Days like this always lull me into a state of blissful delusion. Well, that’s it. Winter is over. The daffodils will be blooming any second now. I can put the snow shovel back in the shed, get the salt washed off my car, resolve to clean and sharpen my garden tools but then fail to do so — all signs of spring!
Time to go out and take stock of the backyard. I’m in shirtsleeves!
The ground that was rock hard 36 hours ago from the “Polar Vortex” is now thawing into a semi-marshland. With each step my boot sinks into the brown ooze; I know I should stay out of the garden beds, but I can’t help myself. Winter weeds: somehow they survived the sub zero wind chill looking fresher than ever, and I’m going after them.
Little rosettes of shot weed are popping up all over the place, and the ground is soft enough to pluck them out. I move through the beds, remembering a blog I’d read last spring saying that shot weed is edible; there was a photo of a carefully arranged tuft of the weed on top of an open-faced roast beef sandwich on a pretzel roll with mustard.
I hold up one of the weeds. A glob of mud clings to its roots. I will probably stick with romaine, but it’s always good to know I can forage for food in my own yard should society unexpectedly collapse.
I continue to remove the shot weed, plus some dead nettle, wild strawberry, and creeping Charlie. Hmmmm, should I be doing this? I look back and see I’ve squashed a bunch of soil. Damn. Now I’ve gone and destroyed the soil structure and deprived the plants’ roots of oxygen. What would my local extension agent have to say about this? Nothing good, surely. Here I am, always trying to teach the young people in my life about the virtues of delayed gratification, and yet at the first sign of spring I can’t keep myself from traipsing all over the delicate, exposed beds.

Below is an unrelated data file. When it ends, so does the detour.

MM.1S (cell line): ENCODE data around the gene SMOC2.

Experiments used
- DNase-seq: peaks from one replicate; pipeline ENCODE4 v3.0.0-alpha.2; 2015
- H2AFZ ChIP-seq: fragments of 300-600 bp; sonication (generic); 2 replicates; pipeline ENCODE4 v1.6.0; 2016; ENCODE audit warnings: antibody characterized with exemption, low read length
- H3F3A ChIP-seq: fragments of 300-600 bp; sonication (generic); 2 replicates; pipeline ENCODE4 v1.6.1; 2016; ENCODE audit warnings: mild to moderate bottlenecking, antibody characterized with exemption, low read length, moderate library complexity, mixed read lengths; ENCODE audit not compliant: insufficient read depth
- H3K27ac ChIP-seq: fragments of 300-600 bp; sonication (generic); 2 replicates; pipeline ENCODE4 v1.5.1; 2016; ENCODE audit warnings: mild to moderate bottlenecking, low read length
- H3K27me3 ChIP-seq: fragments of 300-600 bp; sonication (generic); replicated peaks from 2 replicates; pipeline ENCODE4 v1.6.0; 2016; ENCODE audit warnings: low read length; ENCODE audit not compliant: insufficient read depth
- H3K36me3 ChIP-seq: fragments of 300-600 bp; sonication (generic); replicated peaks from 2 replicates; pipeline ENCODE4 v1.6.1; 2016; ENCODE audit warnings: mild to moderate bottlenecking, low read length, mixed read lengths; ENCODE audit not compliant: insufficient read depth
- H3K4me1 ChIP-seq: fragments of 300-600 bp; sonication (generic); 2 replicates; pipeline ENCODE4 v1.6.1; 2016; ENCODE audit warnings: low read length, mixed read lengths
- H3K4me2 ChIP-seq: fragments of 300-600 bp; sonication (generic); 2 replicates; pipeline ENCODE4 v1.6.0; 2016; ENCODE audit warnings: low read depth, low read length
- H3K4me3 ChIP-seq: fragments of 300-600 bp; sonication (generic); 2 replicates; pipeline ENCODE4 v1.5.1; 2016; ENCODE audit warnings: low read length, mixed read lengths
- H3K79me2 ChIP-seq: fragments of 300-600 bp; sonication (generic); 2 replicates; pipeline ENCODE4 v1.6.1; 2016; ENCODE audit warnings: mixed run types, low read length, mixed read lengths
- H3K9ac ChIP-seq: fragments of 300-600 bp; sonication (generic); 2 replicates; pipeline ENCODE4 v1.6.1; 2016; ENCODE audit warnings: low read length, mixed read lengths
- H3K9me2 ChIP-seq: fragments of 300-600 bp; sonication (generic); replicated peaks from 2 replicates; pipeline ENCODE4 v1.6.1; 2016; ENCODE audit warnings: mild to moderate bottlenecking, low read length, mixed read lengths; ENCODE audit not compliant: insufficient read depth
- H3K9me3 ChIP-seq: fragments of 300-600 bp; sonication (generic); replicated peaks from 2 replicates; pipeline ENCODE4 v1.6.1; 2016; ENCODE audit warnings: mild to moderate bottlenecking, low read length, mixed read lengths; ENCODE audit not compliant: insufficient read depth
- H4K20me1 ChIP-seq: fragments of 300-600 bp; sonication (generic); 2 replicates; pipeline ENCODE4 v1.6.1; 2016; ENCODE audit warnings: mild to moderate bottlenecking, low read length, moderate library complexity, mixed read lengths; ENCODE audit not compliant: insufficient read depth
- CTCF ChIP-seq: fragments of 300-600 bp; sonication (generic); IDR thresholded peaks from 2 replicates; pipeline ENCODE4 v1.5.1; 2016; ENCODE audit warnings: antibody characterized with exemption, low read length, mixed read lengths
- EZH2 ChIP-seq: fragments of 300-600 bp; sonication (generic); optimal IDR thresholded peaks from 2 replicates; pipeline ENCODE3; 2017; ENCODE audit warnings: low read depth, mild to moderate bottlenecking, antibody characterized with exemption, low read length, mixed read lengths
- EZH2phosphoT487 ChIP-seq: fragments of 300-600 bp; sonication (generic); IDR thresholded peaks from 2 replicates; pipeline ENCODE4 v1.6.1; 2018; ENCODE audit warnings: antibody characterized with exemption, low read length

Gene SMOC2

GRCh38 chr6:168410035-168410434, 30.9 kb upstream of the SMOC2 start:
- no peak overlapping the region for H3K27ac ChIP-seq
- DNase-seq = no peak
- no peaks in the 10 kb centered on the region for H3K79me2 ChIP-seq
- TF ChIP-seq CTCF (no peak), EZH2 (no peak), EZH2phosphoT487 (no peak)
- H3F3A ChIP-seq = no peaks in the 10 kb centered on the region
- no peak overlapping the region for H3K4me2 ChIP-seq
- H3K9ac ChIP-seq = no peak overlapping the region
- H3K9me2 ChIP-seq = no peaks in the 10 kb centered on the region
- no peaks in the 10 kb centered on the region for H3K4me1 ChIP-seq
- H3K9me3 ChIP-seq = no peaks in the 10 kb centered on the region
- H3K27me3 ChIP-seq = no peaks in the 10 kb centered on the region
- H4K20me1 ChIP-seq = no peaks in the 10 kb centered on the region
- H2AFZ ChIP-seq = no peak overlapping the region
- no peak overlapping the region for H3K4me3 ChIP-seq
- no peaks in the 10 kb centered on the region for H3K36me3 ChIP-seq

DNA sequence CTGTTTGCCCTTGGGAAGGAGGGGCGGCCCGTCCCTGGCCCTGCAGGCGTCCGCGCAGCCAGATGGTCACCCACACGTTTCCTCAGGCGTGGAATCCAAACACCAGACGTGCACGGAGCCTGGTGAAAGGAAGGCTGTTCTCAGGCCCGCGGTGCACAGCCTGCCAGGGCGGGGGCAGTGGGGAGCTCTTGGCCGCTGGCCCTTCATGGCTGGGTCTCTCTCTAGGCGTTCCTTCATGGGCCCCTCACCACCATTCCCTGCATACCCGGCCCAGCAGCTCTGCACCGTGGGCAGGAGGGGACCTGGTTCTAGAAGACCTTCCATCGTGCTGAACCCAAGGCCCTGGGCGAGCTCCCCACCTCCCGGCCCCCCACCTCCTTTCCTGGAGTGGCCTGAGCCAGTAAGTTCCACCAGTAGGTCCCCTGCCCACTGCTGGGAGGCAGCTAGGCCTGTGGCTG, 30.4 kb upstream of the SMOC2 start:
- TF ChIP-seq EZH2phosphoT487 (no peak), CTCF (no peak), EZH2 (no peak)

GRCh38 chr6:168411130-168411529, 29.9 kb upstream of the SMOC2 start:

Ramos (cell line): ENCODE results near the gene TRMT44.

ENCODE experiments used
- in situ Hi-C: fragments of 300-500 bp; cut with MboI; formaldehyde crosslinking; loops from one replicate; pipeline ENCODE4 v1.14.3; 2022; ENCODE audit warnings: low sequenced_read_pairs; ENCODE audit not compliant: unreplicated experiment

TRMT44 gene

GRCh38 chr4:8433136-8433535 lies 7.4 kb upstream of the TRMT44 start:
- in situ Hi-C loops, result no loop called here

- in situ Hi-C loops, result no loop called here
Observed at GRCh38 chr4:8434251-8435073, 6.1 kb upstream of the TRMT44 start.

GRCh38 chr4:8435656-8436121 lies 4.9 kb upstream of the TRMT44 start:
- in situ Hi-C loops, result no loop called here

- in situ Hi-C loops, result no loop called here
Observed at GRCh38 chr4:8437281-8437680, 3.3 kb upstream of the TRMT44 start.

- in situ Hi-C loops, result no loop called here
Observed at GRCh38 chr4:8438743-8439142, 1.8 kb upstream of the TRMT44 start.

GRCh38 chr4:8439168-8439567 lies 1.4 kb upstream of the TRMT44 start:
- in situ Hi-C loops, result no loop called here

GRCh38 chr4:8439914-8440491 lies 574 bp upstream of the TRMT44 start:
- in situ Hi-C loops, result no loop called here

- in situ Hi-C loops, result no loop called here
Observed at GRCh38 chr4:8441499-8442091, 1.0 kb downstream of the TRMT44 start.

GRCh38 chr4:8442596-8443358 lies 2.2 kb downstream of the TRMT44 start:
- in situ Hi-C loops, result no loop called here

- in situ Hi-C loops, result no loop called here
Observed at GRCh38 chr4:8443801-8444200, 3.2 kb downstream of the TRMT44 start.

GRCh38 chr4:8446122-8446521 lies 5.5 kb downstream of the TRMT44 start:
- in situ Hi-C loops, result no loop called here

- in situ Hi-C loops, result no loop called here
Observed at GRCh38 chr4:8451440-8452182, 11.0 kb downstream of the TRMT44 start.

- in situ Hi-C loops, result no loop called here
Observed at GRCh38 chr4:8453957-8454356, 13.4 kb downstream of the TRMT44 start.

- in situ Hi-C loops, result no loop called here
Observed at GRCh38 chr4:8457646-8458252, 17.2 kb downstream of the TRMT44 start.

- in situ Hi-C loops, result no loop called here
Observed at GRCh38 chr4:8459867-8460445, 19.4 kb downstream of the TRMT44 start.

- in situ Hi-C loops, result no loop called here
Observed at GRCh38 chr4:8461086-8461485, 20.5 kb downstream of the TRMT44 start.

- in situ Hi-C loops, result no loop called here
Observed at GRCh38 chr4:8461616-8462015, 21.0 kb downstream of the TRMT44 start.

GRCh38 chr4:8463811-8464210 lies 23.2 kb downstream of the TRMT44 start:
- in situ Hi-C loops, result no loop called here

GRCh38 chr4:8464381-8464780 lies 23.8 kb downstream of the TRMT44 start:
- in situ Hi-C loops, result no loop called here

I tip-toe out of the garden bed back to some stepping stones. The sky is turning a deeper blue, tinged with orange. The hint of warmth that had settled into the garden at noon is quietly dissipating as the sun sets. I pull off my mud-caked boots and head back inside.
Still a bit giddy from this blissful taste of spring, I decide to check the weather forecast. 66…50….68!!…64….hmmm, 38. Well, that’s days away….the weathermen are probably just guessing. After that, who knows? Punxsutawney Phil predicted an early spring after all. And nothing says science like a group of elderly men in top hats leaning in to hear the pronouncement of a giant rodent-oracle and then reciting it from a scroll. I think that more scientific discoveries should be delivered to the public in this milieu.
Later that evening, I retire to the couch with a glass of wine and a gardening magazine. As garden activities go, it’s not as satisfying as doing stuff in the dirt under the sun, but it’s not half bad.